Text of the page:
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returned to the landing vehicle, with round-trip communication delays of 35 to 40 min. A fully autonomous vehicle that would perform the final approach and landing at Eros without assistance by ground control would be more complex, more costly, and less reliable.

This paper discusses the scientific objectives to be achieved by an Eros landing and sample-return mission, the instrument payload to be carried, and the mission profile and critical mission phases to be executed. The conceptual design of a solar electric-propulsion spacecraft bus, or stage, capable of returning to Earth a capsule with 100 kg of Eros surface sample material will be described. The round-trip mission time is about 1000 days. The results of this investigation indicate the feasibility of this mission based on available electric-propulsion technology plus existing spacecraft design concepts and flight hardware. Such a bus could be developed in time to meet the 1977 launch opportunity. Similar opportunities occur approximately every other year.


It is believed that detailed examination of matter from an asteroid will provide information valuable to an understanding of the processes of planetary formation and of solar system hetegony (Alfvén and Arrhenius, 1970b). No foreseeable development of onsite techniques can hope to achieve the detail or depth of analysis that is possible with full laboratory equipment, as experience with lunar samples from Apollo has readily demonstrated. The central aim of an asteroid sample-return mission, therefore, will be to acquire asteroidal material to permit such an examination by laboratory analysis. It does not follow, however, that ambient or onsite measurements will have no place on an asteroid return-sample payload. Such measurements will contribute significantly to interpretation of laboratory results. Hence, instrumental surveillance of the target asteroid will be an important phase of the mission before, during, and after touchdown and perhaps after takeoff as well.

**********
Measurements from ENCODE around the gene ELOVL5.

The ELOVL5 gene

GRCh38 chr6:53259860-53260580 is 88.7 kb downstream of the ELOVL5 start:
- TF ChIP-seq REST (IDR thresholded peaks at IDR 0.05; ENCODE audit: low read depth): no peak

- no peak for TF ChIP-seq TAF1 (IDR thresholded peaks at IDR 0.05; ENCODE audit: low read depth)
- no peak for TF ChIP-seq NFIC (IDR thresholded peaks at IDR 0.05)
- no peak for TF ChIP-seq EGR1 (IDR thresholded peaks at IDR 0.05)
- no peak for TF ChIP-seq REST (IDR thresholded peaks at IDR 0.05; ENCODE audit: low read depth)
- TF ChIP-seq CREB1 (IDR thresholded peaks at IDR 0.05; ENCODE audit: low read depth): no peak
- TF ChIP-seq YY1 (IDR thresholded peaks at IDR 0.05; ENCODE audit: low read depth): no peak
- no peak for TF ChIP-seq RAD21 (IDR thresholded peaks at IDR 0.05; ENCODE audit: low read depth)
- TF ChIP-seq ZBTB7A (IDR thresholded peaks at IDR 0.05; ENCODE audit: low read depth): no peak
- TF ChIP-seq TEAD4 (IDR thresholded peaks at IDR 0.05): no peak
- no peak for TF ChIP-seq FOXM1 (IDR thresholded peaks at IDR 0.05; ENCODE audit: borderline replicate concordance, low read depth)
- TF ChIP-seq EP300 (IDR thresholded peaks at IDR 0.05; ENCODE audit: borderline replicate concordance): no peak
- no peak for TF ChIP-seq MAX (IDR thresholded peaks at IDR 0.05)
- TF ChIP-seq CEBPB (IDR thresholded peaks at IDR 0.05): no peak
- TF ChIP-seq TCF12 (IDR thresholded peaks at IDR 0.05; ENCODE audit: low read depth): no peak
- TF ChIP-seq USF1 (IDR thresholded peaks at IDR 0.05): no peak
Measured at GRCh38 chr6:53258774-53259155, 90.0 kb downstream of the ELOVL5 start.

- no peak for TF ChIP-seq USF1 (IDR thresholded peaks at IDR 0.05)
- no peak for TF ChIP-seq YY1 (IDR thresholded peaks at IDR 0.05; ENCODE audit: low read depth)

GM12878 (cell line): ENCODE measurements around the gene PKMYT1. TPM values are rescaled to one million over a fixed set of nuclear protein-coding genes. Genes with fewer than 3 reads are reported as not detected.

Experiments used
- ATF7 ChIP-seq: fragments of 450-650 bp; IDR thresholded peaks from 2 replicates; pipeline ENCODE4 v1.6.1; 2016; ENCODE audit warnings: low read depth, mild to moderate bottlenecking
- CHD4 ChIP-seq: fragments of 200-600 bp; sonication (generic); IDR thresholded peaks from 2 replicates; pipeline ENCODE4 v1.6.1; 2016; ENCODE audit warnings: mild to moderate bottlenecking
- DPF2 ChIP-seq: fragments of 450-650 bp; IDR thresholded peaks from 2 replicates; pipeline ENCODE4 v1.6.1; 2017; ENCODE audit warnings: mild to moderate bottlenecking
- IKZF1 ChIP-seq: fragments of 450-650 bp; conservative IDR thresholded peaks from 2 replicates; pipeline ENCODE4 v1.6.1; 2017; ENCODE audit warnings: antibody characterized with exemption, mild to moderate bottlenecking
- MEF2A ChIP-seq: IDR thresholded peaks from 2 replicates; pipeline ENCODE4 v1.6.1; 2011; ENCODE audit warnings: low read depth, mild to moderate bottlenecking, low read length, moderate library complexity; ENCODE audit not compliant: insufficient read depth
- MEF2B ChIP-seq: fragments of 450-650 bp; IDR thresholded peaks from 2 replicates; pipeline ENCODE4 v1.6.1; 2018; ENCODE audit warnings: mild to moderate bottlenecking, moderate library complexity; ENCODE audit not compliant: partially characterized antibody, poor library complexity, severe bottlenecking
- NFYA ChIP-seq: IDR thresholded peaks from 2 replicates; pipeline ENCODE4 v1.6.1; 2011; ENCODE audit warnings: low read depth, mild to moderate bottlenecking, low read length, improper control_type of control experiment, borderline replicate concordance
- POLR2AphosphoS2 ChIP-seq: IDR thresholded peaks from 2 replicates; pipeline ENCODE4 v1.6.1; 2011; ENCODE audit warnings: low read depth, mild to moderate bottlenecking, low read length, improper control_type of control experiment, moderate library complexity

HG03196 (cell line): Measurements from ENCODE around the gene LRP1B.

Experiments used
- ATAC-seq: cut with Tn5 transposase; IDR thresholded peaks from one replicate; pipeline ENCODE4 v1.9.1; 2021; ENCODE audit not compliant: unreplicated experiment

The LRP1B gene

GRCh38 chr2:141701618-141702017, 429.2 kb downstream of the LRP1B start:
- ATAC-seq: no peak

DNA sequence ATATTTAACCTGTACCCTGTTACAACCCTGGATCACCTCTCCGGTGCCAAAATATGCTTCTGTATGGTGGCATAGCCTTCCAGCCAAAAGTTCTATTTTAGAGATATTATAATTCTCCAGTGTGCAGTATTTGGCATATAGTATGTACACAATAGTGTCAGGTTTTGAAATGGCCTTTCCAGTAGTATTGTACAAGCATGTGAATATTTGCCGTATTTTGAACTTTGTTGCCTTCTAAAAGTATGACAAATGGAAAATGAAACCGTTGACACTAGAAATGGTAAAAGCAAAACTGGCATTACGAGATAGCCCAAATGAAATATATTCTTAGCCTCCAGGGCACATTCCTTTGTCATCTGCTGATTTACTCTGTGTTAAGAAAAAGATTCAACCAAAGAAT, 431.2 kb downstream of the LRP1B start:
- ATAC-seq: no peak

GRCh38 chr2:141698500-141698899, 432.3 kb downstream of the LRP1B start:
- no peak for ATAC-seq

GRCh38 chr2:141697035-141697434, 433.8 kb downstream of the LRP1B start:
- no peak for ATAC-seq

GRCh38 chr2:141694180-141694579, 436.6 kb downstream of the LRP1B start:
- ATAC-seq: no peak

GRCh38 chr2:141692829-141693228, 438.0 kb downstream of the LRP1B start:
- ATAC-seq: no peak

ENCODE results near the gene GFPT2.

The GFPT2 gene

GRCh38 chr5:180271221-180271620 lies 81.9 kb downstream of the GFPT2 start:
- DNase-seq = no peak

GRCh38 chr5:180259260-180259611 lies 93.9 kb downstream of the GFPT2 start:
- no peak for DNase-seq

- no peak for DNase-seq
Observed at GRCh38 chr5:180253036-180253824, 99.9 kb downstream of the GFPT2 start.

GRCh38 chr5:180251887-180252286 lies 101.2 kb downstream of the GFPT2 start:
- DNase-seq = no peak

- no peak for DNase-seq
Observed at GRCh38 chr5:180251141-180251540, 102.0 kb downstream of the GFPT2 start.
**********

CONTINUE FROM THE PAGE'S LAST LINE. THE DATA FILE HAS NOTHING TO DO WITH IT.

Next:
Surveillance will serve two functions, both of which encompass extensive local measurements. These functions are (1) selection of an optimal landing spot and (2) characterization of the physical context in which the asteroid is found and from which the samples are taken. These functions are naturally interrelated.

Several factors may enter the selection of an exact landing point. One major consideration involves the relative motion of the spacecraft with respect to the terrain at touchdown, which dictates landing near a pole of the asteroid's axis of rotation. Another consideration will be the angle of solar illumination. These are described in a later section. In addition, unpredictable properties of the asteroid may contribute to site selection. Among them would be local topography, which might determine that one area would be more level or more varied in composition than another or that samples would be obtained with more facility there than elsewhere, and local magnetic signature, which might suggest that samples from one spot would be more revealing of the early planetary environment than those taken from another.